May 1, 2016

Tips for Choosing a Dissertation Committee

Graduate study culminates with the completion of a lengthy project known as the dissertation. In psychology the dissertation most often entails conducting and writing up a research study that is a novel contribution to the field. Many master’s degrees require a similar document, a thesis, which is much smaller in scope, but still a challenge. Universities require that dissertations (and often theses) be supervised and judged by a committee of faculty. The student and advisor/mentor usually assemble the dissertation committee. How do you choose the professors who will determine your fate? Carefully, with these tips.

Consult your mentor about local norms. How are committees assembled? How are they comprised? For example, most dissertation committees must include a specialist in methodology and statistics.

Get folks your advisor likes. When it comes to which faculty to invite to sit on your committee, seek your mentor's advice because you need someone who you mentor feels he or she can work with. Also your mentor will have info about the professor’s personality and history as well as how the faculty you select get along. Dissertations are not just about a student completing a degree - they're about politics too. Select a faculty member who doesn't get along with your advisor and you may have a committee member who is difficult and just plain hard to work with -- and who finds fault with your work simply to get under your advisor's skin. It happens and these interactions can slow down your dissertation and keep you in grad school longer than you want or deserve to be.

Learn from other students. Seek input from other students as to how they secured a committee, what kinds of things they looked for, and their experience with particular faculty. For example, some professors are notoriously flaky. They miss meetings, forget to read your work, and run behind. They may be very nice, helpful, and easy to get along with, but they can interfere with your progress.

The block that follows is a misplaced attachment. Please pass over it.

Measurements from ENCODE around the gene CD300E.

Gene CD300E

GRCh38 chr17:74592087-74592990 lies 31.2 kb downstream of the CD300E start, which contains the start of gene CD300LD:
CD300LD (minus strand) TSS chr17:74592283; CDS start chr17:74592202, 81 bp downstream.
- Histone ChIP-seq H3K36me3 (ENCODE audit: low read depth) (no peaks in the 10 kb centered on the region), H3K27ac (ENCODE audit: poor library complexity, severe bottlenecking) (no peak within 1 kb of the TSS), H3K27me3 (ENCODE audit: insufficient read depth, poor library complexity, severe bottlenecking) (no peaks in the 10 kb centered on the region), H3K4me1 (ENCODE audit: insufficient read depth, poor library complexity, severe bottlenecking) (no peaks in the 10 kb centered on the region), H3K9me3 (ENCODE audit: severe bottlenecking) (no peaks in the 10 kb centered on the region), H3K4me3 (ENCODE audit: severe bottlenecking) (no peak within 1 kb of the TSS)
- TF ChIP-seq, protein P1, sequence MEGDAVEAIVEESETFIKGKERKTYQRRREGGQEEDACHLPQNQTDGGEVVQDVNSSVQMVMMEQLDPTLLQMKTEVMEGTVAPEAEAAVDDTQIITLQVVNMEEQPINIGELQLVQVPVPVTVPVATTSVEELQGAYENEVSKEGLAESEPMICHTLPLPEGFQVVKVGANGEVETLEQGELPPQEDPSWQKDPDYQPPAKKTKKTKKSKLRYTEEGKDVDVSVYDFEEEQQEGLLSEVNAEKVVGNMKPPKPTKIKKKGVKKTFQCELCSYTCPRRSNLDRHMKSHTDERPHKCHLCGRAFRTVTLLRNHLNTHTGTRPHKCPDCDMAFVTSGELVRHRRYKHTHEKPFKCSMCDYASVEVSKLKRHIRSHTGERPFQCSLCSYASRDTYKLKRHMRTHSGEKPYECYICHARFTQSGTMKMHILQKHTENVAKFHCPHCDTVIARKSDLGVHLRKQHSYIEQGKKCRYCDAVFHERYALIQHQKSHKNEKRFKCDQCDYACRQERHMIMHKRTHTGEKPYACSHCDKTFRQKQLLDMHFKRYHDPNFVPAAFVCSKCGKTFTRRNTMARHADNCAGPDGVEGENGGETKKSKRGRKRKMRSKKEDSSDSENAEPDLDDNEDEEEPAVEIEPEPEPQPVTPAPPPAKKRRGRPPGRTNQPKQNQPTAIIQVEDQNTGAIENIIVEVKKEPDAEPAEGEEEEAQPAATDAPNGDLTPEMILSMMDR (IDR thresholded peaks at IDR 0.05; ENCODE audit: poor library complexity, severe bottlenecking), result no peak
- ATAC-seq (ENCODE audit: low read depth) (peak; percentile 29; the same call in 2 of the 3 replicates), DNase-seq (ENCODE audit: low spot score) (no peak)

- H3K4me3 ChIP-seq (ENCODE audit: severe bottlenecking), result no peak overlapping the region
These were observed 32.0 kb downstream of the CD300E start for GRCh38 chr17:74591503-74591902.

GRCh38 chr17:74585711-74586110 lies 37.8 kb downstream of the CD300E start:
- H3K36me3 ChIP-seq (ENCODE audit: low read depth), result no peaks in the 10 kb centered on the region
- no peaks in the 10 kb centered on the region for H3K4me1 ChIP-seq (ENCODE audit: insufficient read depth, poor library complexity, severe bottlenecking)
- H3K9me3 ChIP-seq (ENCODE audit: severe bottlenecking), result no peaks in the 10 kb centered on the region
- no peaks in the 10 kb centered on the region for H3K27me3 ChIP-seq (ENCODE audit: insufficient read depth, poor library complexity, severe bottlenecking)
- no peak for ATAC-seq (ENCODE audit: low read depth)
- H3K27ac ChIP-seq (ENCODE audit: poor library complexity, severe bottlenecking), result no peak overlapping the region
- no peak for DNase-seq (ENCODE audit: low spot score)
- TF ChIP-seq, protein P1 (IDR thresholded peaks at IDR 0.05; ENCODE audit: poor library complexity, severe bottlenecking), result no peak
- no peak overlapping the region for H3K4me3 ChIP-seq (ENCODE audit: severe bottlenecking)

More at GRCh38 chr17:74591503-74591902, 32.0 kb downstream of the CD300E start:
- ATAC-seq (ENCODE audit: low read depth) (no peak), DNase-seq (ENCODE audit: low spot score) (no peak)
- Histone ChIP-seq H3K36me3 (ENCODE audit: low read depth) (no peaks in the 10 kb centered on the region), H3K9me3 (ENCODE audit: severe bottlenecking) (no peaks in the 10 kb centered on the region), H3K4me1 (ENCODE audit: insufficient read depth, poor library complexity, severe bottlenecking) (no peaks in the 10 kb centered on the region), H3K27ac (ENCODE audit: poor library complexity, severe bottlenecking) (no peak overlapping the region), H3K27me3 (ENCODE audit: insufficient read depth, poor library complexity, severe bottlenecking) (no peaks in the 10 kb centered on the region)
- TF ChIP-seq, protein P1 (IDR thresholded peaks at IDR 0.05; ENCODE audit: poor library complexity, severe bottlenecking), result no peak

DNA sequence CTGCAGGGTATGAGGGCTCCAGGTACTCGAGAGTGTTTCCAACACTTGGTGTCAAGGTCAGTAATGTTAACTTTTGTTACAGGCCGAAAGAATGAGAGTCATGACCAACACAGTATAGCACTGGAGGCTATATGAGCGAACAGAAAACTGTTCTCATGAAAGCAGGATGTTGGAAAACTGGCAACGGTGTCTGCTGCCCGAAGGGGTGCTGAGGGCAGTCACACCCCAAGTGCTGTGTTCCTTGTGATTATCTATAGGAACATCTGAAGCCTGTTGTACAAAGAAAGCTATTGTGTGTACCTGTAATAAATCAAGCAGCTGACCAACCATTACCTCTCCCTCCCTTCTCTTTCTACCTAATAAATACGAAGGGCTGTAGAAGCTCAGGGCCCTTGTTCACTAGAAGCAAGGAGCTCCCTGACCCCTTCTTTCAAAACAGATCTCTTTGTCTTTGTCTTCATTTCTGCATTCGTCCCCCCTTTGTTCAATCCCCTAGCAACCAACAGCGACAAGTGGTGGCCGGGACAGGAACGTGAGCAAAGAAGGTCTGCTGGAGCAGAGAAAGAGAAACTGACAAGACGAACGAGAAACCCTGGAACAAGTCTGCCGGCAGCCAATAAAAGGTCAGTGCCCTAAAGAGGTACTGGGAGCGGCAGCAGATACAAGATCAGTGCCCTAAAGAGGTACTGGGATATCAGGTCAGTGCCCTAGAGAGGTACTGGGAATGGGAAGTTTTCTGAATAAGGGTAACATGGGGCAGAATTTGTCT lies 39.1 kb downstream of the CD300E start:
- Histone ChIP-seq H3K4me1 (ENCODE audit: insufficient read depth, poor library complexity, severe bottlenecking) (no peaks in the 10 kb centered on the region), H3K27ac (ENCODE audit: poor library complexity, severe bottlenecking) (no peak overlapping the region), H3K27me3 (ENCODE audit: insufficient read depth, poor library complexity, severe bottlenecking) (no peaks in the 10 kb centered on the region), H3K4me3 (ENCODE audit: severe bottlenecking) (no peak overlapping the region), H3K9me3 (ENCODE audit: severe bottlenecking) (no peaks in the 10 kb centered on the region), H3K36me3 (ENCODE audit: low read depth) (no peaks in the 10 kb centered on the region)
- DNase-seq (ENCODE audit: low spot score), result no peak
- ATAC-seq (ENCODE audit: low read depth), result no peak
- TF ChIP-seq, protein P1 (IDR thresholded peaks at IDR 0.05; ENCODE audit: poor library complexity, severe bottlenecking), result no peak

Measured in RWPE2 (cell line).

Trust your instincts. Make it a point to get to know faculty throughout your grad school years. As you take classes, talk with faculty, and watch faculty interact, keep the dissertation in mind. Trust your gut. If someone seems like a terrible choice, even if he or she is a very successful professional, you should trust your gut and think twice before asking him or her to sit on your committee. This doesn't mean that you should exclude successful, but difficult, people. It simply means that you should go in with your eyes wide open.

Knowing who to choose for your committee really comes down to communication. It’s about getting to know faculty, communicating with your mentor about your needs, his or her needs, and potential candidates, and communicating with other students about their observations, experiences, and history. Also recognize that some dissent among dissertation committee members is part of the process. Some debate and disagreement can improve your project. The goal, however, is healthy and constructive debate.